There have been no formal announcements yet of when the new changes will take effect, but in the meantime the Transitorios section (described below), should govern INM processing of new applications filed after May 25. All current applications and renewals filed before May 26 fall under the old rules, just like they did with applications and renewals filed before the May 2010 changes. All current Inmigrado and No Inmigrado visas (FM2′s &FM3′s) will remain valid until their expiration dates (see your "Vencimiento" on page 7 of FM2′s = Fecha de Caucidad), and people holding current FM2′s and FM3′s will only have to comply with the new rules when they apply for renewals under the new system.

In addition to the official Gob. de Mexico link supplied above, they also have a copy of the same new law at this website:

New LEY DE MIGRACION PARA MEXICO in Spanish



We offer both links, because El Gobierno de México regularly and abruptly shuts down some their new webpages.



Our Crack Legal Staff

The web version of the new law is 25 pages long, which means it will take some time for the legal beagles to sniff-out all the implications.

* * * *

Additional information on how the new categories line up with parts of the old categories:
The Diario Oficial website has been updated and is up and running. The Transitorios section (listed after Article 162) govern the period between May 26 and whenever INM issues and implements the new regulations.

On the issue of "Permanente Residente" / old "Inmigrado", the new law's Transitorio section reads:
After Article 162: "Transitorios, Sexto: VI. Los extranjeros que hayan obtenido la calidad migratoria de inmigrado, se equipararán al Residente permanente. "

This translates to:
" VI. Foreigners who have obtained the immigration status of "inmigrado", are deemed equivalent to Permanent Resident status. "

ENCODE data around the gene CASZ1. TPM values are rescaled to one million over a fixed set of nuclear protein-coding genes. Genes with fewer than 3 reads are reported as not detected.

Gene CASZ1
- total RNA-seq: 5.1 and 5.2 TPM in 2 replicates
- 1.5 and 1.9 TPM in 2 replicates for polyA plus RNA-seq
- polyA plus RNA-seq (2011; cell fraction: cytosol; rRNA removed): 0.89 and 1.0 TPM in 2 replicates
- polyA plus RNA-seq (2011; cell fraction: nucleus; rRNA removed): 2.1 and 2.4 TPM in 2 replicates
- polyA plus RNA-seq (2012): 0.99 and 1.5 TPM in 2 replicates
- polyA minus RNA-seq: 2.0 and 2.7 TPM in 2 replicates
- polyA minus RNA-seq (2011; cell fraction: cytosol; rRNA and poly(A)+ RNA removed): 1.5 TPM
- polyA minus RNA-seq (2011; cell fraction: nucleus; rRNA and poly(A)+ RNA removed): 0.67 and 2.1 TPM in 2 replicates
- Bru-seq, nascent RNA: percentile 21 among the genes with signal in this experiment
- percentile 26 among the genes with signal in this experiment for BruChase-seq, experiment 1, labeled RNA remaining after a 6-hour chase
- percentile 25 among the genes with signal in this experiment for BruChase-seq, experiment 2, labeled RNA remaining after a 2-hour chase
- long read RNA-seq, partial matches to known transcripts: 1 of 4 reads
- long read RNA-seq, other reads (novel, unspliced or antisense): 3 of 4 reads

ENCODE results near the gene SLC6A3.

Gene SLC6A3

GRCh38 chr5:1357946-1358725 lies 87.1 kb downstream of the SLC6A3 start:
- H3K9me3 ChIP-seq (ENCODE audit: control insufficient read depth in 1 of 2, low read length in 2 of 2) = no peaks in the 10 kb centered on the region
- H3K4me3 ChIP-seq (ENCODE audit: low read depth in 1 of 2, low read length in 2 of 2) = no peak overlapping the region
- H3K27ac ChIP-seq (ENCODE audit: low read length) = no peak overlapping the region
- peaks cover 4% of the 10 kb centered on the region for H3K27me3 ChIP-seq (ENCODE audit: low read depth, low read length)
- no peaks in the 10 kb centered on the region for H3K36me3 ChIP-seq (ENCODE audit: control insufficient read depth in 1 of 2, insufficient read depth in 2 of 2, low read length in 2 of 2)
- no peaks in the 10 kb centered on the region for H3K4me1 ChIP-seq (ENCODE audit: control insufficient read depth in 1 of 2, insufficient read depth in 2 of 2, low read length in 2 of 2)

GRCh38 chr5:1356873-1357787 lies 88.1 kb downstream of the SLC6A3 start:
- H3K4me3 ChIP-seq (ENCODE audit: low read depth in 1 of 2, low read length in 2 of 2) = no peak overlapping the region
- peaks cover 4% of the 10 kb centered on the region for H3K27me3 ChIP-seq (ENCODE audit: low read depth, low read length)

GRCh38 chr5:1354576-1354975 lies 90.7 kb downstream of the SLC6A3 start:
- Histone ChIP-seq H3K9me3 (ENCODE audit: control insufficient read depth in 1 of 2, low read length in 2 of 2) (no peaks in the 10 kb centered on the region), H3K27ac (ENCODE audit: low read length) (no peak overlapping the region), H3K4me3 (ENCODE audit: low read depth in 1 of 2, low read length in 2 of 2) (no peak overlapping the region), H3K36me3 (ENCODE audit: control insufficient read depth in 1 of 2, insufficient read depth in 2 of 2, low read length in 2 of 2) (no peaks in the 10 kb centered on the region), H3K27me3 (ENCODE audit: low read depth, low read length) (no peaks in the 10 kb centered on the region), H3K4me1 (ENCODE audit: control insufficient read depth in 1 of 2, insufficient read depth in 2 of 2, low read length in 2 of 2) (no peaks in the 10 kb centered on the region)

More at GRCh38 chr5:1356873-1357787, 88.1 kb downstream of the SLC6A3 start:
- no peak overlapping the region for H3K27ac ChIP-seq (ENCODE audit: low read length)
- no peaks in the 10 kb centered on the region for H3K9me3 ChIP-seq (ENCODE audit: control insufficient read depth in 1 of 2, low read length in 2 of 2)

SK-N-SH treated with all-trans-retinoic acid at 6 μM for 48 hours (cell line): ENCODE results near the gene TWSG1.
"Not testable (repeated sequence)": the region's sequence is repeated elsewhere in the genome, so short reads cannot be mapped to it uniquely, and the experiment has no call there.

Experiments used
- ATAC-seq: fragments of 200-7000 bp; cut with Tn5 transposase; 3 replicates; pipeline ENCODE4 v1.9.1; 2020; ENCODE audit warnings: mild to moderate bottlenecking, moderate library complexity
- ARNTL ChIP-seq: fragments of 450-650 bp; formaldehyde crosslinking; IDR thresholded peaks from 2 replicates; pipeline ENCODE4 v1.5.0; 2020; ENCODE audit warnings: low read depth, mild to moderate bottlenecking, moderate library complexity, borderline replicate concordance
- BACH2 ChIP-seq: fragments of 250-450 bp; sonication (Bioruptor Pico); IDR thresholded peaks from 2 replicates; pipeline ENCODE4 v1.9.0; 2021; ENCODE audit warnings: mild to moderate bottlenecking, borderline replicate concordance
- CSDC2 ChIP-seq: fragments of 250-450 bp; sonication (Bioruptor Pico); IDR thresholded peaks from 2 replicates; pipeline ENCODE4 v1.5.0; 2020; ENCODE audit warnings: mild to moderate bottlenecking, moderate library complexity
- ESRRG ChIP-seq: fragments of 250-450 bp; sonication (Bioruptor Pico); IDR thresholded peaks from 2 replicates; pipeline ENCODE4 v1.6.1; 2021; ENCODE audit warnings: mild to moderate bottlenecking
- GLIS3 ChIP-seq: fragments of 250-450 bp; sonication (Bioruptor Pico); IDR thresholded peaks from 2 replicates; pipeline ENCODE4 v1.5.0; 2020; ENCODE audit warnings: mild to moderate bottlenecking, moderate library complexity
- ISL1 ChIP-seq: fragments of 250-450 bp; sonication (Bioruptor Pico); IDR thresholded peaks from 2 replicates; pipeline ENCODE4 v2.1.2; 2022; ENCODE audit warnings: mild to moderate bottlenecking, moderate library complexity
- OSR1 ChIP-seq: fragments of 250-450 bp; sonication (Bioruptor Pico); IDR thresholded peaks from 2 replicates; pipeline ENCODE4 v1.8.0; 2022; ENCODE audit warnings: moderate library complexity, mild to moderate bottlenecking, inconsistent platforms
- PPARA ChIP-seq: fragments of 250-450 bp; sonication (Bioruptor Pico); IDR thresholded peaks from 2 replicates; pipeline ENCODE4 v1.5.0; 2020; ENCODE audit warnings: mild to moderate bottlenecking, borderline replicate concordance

Continuing on the issue of "Permanente Residente" / and some "No Inmigrantes" (some of the old FM3s), the new law reads:
After Article 162: "Transitorios, Sexto: IV. Los extranjeros que hayan obtenido la calidad migratoria de No inmigrante, dentro las características de asilado político y refugiado, se equipararán al Residente permanente;

This translates to:
"IV. Foreigners who have obtained the immigration status of "No inmigrante" (old FM3), who meet the characteristics of political asylum and refugees, are deemed equivalent to Permanent Resident status."

Going to the issue of "Temporal Residente" / some "Inmigrantes" (some old FM2s, including "Rentista"(?) ), the new law reads:
***After Article 162: "Transitorios, Sexto: V. Los extranjeros que hayan obtenido la calidad migratoria de Inmigrante, dentro las características de rentista, inversionista, profesional, cargo de confianza, científico, técnico, familiar, artista y deportista o asimilados, se equipararán al Residente temporal, "

This translates to:
"V. Foreigners who have obtained the immigration status of "Inmigrante" (old FM2), who meet the characteristics "Rentista" (financier), investor, professional position of trust, scientific, technical, family, artist, sports athelete or similar, be equated to Temporary Resident status. Note that Inmigrante Rentista, Inmigrante Cientifico, etc have special legal meanings as, typically people who are not working, or are working as unpaid professionals.

These refined sub-categories and definitions make some sense, and offer some continuity with past categories and more definitions within the new law.

Special thanks to Alan from Merida and Ric Hoffman for their contributions and updates.



This article is meant as a public service announcement, not as legal advice, and this artilce will be updated as understanings and interpretations of the new law develop.
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#2 lakeheron

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Posted 14 June 2011 - 10:35 AM

Well, whatever. Seems complicated to me.

#3 saege007

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Posted 14 June 2011 - 11:02 AM

Nothing about changing permanent residency to Citizenship.

#4 MountainGal